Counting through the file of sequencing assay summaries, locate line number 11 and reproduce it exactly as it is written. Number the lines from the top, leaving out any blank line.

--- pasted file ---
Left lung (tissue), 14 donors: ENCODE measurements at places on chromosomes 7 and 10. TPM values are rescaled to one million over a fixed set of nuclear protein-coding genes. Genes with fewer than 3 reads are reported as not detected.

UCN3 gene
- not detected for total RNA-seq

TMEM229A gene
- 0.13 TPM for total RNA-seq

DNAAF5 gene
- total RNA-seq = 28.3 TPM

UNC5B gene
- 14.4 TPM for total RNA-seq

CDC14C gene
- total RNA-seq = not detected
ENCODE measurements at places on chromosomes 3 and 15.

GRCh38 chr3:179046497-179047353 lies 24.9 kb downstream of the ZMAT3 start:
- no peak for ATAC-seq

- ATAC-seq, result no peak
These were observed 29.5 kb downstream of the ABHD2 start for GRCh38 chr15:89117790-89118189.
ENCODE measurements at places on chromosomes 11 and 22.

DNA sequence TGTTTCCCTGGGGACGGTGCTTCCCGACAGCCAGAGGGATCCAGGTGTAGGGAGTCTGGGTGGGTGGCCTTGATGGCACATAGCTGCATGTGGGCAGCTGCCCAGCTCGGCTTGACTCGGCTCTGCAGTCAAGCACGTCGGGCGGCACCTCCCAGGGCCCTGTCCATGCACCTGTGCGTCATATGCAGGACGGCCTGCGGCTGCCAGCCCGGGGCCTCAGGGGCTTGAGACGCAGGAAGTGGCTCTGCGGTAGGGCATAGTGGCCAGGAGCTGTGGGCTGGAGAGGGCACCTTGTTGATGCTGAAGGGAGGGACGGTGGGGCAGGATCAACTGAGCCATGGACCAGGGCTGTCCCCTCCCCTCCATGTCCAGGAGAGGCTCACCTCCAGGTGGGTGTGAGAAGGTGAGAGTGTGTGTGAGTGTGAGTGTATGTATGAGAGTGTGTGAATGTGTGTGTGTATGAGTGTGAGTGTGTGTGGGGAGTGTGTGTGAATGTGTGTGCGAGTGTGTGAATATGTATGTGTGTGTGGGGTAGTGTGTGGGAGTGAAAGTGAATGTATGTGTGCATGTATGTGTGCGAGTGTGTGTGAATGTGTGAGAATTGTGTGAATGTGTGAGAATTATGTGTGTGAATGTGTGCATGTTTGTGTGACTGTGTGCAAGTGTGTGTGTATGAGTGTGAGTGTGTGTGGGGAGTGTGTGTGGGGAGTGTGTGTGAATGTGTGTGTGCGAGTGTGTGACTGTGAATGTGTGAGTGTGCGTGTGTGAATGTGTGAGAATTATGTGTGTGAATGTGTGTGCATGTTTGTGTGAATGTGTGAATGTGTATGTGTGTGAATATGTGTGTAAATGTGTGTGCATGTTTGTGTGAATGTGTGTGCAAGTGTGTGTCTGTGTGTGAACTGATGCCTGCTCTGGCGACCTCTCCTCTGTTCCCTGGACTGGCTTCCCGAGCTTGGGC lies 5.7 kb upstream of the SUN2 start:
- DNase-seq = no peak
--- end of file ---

- total RNA-seq = not detected